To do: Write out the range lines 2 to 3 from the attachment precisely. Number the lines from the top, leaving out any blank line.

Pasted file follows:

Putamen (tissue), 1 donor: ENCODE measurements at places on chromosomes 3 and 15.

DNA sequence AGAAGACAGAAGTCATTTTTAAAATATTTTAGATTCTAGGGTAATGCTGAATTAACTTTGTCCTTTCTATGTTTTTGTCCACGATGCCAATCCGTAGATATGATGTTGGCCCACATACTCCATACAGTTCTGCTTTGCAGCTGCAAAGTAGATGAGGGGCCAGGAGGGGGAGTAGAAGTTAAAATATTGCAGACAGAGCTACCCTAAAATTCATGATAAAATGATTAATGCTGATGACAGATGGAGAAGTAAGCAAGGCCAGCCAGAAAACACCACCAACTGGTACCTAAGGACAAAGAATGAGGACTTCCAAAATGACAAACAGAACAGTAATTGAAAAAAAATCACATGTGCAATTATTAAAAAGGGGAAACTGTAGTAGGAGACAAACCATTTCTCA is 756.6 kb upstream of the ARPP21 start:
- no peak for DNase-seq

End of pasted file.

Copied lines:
DNA sequence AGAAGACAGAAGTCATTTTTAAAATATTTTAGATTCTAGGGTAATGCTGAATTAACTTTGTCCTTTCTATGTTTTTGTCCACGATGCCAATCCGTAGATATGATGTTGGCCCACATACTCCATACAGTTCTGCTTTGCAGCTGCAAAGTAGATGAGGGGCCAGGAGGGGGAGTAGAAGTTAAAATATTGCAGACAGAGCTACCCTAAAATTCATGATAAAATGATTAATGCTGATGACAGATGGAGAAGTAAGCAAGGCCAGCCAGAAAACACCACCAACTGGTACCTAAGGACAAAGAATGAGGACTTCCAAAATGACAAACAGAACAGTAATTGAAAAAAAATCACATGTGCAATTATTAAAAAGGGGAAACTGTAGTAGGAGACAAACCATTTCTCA is 756.6 kb upstream of the ARPP21 start:
- no peak for DNase-seq